- Dish type
- Main course
- Pizza dough
You can make a quick and easy pizza using quark. If you cannot find German quark, you can substitute it with Greek yoghurt.
6 people made this
IngredientsMakes: 1 pizza base
- 150g 0% quark or Greek yoghurt
- 6 tablespoons rapeseed or vegetable oil
- 6 tablespoons milk
- 300g plain flour
- 2 teaspoons baking powder
- ½ teaspoon salt
- topping of your choice
MethodPrep:15min ›Cook:20min ›Ready in:35min
- Preheat oven to 200 C / Gas 6. Grease your baking tray or line with baking parchment.
- Combine all ingredients in a bowl and knead into a smooth dough. If it's dry and crumbly, add more milk, 1 teaspoon at a time.
- Sprinkle work surface with flour and roll out dough to fit your baking tray.
- Lay the dough on the baking tray and add toppings of your taste.
- Bake in the preheated oven until the crust is golden brown and crispy, about 20 minutes.
Reviews & ratingsAverage global rating:(4)
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Low-Calorie Cauliflower Crust Pizza (Gluten Free)
|Prep time||15 minutes|
|Cook time||30 minutes|
|Total time||45 minutes|
|Dietary||Gluten Free, Vegetarian|
|Meal type||Lunch, Main Dish, Snack, Starter|
|Misc||Child Friendly, Pre-preparable, Serve Hot|
|By author||Karen S Burns-Booth|
Eat Well For Less: Pizza base recipe and coking guidelines!
Eat Well For Less has returned to the BBC in the nick of time, offering those of us who indulged a tad too heavily over the Christmas period the perfect chance to hit the kitchen with a wealth of healthy recipes.
Episode 6 of series 6 aired on Wednesday, January 8th, and saw the health-food gurus take 28-year-old dad James, a plumbing merchant, and 23-year-old Rianna under their wings.
Fans were left in shock as Rianna went about spending the entire episode trying foods for the first time. But this wasn’t in the form of exotic dishes involving couscous and quinoa, Rianna had literally never tried foods such as carrots, mozzarella and honey before!
The meal that blew the family away, however, was the quick and easy pizza base recipe, which Rianna put together herself and delighted daughters Penelope and Tallulah-Belle at dinner time.
Screenshot: Eat Well For Less pizza base
Mini pizza dough base recipe – episode 6!
For the pizza base, you’re going to need a handful of simple ingredients that you can find from any supermarket.
Forget the frozen aisle and make your own:
- 300 grams of self-raising flour
- 180 grams of plain yoghurt
- 4 & 1/2 teaspoons of olive oil
How to make the pizza dough
- Add the flour to a mixing bowl and make a ‘well’
- Dollop all of the yoghurt into the well in the middle of your bowl
- Mix together with olive oil until it creates a soft dough
- Once mixed, divide into four blobs and flatten onto a baking tray
Margharetti Pizza topping and cooking guide
Blend all of the ingredients together quickly in a blender and spread onto the now-flattened pizza dough bases.
MasterChef 2021 | Trailer - BBC Trailers
Finally, add toppings of your choice, such as cheese, peppers and mushrooms, ham, onion, and place in the oven at 180° for 15 minutes.
By making their own pizzas instead of ordering takeaway form places such as Dominoes and Pizza Hut, the Eat Well for Less experts say that you can save up to £3 per meal.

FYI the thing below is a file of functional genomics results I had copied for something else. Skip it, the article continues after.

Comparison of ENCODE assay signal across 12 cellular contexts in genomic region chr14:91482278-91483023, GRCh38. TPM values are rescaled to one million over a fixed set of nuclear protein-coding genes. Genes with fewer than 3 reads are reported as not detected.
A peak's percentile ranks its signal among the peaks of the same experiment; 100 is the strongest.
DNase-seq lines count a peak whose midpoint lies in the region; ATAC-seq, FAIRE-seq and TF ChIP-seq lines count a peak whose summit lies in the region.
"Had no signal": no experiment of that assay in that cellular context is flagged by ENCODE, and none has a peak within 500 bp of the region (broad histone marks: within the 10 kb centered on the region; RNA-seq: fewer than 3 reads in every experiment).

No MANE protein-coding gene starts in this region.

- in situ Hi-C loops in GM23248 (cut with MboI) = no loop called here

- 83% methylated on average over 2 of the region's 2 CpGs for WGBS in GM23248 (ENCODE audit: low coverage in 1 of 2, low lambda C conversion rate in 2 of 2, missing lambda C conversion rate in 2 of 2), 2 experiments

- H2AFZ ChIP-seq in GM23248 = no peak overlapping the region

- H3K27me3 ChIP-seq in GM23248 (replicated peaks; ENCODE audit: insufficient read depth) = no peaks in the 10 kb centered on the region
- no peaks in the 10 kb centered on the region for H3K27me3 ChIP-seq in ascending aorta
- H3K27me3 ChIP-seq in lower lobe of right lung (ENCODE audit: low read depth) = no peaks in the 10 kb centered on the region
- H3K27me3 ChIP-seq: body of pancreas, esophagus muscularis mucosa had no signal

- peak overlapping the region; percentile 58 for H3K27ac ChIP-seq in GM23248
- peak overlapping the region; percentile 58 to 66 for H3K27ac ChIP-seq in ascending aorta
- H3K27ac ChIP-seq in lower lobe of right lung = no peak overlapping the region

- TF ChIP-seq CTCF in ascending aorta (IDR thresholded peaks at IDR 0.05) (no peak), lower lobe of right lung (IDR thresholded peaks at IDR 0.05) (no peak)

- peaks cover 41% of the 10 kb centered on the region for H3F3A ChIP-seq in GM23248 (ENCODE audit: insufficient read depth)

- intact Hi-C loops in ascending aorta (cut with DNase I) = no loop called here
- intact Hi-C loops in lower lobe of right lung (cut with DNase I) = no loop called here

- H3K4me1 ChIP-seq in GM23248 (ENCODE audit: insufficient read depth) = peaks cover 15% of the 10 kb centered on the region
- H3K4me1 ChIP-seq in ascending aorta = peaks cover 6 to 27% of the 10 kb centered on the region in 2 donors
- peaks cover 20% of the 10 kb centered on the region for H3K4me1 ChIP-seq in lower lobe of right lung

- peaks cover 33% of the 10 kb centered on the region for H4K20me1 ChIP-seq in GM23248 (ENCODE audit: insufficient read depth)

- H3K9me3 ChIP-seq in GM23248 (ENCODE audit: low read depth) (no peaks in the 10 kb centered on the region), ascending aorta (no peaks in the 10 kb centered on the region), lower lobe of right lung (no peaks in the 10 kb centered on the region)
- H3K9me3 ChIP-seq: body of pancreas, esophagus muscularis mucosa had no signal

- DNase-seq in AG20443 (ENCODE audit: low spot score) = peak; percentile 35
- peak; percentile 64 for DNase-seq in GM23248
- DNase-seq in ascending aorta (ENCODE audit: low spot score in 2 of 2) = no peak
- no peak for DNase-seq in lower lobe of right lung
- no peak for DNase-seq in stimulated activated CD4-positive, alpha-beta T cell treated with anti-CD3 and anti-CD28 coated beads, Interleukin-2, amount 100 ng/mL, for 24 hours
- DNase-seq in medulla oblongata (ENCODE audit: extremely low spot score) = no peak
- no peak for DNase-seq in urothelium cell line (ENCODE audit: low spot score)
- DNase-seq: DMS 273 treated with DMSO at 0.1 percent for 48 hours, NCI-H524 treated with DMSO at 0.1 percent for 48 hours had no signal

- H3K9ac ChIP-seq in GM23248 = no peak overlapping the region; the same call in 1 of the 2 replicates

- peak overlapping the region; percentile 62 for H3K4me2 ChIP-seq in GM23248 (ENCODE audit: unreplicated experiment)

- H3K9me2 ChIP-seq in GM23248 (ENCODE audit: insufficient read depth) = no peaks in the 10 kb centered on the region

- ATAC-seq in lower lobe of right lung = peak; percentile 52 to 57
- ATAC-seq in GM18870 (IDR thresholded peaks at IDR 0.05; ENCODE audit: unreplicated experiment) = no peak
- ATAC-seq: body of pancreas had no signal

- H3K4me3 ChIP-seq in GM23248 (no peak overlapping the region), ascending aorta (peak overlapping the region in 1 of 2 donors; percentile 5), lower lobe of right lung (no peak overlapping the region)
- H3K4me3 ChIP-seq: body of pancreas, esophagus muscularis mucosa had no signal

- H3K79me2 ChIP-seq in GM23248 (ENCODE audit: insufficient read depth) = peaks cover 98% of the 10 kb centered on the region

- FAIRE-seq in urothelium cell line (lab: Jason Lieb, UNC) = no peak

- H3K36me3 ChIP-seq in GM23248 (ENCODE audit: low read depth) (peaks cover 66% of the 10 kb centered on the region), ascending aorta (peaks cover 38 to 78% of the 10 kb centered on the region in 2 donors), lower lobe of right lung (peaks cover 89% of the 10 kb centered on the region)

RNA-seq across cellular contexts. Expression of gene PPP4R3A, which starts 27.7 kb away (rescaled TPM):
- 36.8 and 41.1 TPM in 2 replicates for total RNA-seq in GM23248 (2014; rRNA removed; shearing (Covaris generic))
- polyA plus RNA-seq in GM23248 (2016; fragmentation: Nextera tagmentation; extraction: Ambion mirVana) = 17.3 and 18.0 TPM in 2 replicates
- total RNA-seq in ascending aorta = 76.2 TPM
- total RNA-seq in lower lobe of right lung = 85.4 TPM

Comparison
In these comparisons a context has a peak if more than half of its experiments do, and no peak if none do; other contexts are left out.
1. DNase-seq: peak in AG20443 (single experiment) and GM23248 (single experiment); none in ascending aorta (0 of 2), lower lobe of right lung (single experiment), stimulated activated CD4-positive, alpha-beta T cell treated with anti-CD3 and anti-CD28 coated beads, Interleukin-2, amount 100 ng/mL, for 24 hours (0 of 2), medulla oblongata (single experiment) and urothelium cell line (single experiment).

Make the Filling
Beat the egg whites until stiff. Set aside.
In a large bowl, mix the quark with 1 cup sugar until smooth.
Add the oil and 3 egg yolks and mix thoroughly. Add vanilla or vanilla bean seeds if using and the milk. Beat until evenly distributed. Add the cornstarch, milk, yogurt and cream cheese. Beat until just combined. Fold in reserved egg whites until just combined. Pour the filling into the crust.
Bake on the second rack from the bottom for 50 to 60 minutes. Do not open the oven door until the last 10 minutes. The cake will rise and become resistant to the touch. Don't be disappointed when this cake falls a bit when it cools—it's supposed to.
When the cake is done, turn off the oven, open the oven door and allow the cake to come to room temperature in the oven.
What is quark?
Quark is a fresh dairy product, and it’s officially classed as a cheese.
It has a similar texture and appearance to a thick natural yoghurt, which makes it a popular slimming friendly substitute in recipes that call for yoghurt or cream.
It’s made in a similar way to cheese, by adding lactic acid to milk. This kickstarts a process known as ‘acidification’, which causes the whey to split from the curds. The curds are then drained, and that produced the quark.
Most of the quark that you’ll find in UK supermarkets is made using semi skimmed milk, which results in a low fat content.
In most cases, there’ll also be no sugar or salt added during production, so it’s often considered to be a much healthier option compared to many cheeses.
Though it’s not particularly well known here in the UK (outside of slimming groups, obviously), it’s actually really popular in many areas of Europe, and is used as a component in tons of different recipes.
- 2 ¼ pounds quark cheese
- ⅔ cup all-purpose flour, sifted
- ¼ cup white sugar
- ¼ cup raisins, or to taste (Optional)
- 2 eggs
- ½ teaspoon baking soda
- ¼ teaspoon vanilla extract
- 2 pinches salt
- ¼ cup all-purpose flour, or as needed
- ¼ cup vegetable oil, or as needed
Strain or process quark cheese through a sieve or meat grinder to achieve a powdery consistency. Mix quark cheese, 2/3 cup flour, sugar, raisins, eggs, baking soda, vanilla extract, and salt together in a bowl until batter is well mixed.